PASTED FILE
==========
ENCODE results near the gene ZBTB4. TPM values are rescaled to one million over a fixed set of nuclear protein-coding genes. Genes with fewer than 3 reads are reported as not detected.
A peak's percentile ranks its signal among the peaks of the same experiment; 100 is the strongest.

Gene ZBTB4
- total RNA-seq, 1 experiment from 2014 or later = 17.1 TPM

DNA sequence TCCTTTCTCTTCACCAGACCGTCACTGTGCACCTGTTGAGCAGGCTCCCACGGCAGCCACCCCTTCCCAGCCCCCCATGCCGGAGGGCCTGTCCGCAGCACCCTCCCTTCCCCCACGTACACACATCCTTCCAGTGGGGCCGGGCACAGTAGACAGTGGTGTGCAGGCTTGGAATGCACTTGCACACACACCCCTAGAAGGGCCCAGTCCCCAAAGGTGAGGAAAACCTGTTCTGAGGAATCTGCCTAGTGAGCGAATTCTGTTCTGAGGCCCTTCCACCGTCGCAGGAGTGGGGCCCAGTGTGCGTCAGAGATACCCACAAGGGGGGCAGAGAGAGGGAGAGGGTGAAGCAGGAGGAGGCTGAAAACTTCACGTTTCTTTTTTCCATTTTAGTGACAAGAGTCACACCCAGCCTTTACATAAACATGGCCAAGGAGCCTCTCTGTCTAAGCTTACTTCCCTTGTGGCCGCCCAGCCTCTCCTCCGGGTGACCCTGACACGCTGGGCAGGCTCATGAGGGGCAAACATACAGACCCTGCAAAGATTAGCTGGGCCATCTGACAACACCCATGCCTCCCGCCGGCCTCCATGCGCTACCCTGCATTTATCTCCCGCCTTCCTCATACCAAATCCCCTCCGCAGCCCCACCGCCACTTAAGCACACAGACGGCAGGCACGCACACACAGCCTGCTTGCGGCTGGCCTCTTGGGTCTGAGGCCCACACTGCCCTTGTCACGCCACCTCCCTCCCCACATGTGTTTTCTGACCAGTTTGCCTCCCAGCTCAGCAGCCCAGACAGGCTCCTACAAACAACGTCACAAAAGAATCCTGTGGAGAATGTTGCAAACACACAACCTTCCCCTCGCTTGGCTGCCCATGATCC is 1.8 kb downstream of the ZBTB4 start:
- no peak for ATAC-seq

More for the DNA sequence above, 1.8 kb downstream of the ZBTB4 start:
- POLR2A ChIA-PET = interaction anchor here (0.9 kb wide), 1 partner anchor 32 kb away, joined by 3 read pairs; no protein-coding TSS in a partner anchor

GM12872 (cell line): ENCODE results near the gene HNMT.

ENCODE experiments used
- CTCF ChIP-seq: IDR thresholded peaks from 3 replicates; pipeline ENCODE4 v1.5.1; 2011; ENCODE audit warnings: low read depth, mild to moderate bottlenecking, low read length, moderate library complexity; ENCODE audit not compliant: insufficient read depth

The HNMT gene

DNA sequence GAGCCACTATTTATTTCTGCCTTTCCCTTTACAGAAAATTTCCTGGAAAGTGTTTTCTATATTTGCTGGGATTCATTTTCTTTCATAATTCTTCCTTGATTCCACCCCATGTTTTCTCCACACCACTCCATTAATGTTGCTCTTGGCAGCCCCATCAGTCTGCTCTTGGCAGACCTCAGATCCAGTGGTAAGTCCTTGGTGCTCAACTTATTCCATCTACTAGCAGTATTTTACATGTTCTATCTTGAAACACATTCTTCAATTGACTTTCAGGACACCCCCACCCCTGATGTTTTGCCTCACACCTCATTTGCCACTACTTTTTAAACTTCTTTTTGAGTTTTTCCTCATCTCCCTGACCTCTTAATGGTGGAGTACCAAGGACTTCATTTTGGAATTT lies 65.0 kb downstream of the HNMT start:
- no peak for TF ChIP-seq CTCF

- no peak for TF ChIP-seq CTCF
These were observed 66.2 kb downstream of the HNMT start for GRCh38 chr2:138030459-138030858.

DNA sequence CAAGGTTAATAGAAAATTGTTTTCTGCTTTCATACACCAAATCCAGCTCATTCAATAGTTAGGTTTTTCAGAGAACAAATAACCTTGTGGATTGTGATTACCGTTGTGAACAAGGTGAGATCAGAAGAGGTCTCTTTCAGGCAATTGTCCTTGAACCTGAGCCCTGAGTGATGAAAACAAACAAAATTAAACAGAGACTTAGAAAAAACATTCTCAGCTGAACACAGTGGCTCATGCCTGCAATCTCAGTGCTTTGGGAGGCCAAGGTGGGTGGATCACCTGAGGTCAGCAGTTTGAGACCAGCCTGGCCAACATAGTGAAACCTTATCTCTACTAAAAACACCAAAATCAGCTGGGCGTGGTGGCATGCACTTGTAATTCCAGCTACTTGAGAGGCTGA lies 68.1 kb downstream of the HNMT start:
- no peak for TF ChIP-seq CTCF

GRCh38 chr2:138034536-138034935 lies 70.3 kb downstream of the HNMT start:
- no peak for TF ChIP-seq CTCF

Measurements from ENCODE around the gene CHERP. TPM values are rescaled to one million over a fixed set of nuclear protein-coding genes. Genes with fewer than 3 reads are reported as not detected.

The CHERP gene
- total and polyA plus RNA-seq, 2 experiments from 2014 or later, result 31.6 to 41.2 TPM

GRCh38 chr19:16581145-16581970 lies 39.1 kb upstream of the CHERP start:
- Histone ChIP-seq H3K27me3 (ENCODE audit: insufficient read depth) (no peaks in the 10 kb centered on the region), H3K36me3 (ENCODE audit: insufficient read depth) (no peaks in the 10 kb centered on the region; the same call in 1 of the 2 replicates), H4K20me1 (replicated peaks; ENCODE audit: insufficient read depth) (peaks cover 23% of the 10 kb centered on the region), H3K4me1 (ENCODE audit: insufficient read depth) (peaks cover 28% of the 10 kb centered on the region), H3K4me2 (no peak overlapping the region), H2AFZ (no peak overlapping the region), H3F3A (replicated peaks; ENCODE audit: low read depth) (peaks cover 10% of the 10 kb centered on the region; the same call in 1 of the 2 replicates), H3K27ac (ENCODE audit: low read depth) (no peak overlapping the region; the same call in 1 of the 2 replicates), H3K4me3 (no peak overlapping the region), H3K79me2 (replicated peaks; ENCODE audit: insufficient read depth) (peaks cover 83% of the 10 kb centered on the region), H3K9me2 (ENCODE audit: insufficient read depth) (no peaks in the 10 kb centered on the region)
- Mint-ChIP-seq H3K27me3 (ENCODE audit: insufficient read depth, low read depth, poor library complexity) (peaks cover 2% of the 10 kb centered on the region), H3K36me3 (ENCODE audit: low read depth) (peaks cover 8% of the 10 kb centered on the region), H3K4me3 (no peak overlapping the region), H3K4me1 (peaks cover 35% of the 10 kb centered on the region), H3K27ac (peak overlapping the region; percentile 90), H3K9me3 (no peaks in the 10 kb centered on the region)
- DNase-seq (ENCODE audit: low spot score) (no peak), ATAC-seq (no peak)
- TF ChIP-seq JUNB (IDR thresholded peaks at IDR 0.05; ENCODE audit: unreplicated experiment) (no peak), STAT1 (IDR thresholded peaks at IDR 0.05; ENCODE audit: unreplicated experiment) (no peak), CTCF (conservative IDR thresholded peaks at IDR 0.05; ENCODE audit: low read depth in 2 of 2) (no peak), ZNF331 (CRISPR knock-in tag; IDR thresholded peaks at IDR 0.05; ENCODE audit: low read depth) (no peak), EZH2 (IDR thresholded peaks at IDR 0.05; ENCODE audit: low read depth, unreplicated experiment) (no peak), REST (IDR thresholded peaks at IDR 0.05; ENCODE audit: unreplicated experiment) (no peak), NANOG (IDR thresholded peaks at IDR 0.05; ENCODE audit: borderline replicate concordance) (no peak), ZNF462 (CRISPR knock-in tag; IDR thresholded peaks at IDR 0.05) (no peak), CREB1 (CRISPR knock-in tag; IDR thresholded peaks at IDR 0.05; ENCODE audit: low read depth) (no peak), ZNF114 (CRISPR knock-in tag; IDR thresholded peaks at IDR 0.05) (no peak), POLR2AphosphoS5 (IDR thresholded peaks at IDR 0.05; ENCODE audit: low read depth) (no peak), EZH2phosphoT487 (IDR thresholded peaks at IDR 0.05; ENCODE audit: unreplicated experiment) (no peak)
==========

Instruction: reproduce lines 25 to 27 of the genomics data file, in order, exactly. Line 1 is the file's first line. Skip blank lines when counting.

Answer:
- Histone ChIP-seq H3K27me3 (ENCODE audit: insufficient read depth) (no peaks in the 10 kb centered on the region), H3K36me3 (ENCODE audit: insufficient read depth) (no peaks in the 10 kb centered on the region; the same call in 1 of the 2 replicates), H4K20me1 (replicated peaks; ENCODE audit: insufficient read depth) (peaks cover 23% of the 10 kb centered on the region), H3K4me1 (ENCODE audit: insufficient read depth) (peaks cover 28% of the 10 kb centered on the region), H3K4me2 (no peak overlapping the region), H2AFZ (no peak overlapping the region), H3F3A (replicated peaks; ENCODE audit: low read depth) (peaks cover 10% of the 10 kb centered on the region; the same call in 1 of the 2 replicates), H3K27ac (ENCODE audit: low read depth) (no peak overlapping the region; the same call in 1 of the 2 replicates), H3K4me3 (no peak overlapping the region), H3K79me2 (replicated peaks; ENCODE audit: insufficient read depth) (peaks cover 83% of the 10 kb centered on the region), H3K9me2 (ENCODE audit: insufficient read depth) (no peaks in the 10 kb centered on the region)
- Mint-ChIP-seq H3K27me3 (ENCODE audit: insufficient read depth, low read depth, poor library complexity) (peaks cover 2% of the 10 kb centered on the region), H3K36me3 (ENCODE audit: low read depth) (peaks cover 8% of the 10 kb centered on the region), H3K4me3 (no peak overlapping the region), H3K4me1 (peaks cover 35% of the 10 kb centered on the region), H3K27ac (peak overlapping the region; percentile 90), H3K9me3 (no peaks in the 10 kb centered on the region)
- DNase-seq (ENCODE audit: low spot score) (no peak), ATAC-seq (no peak)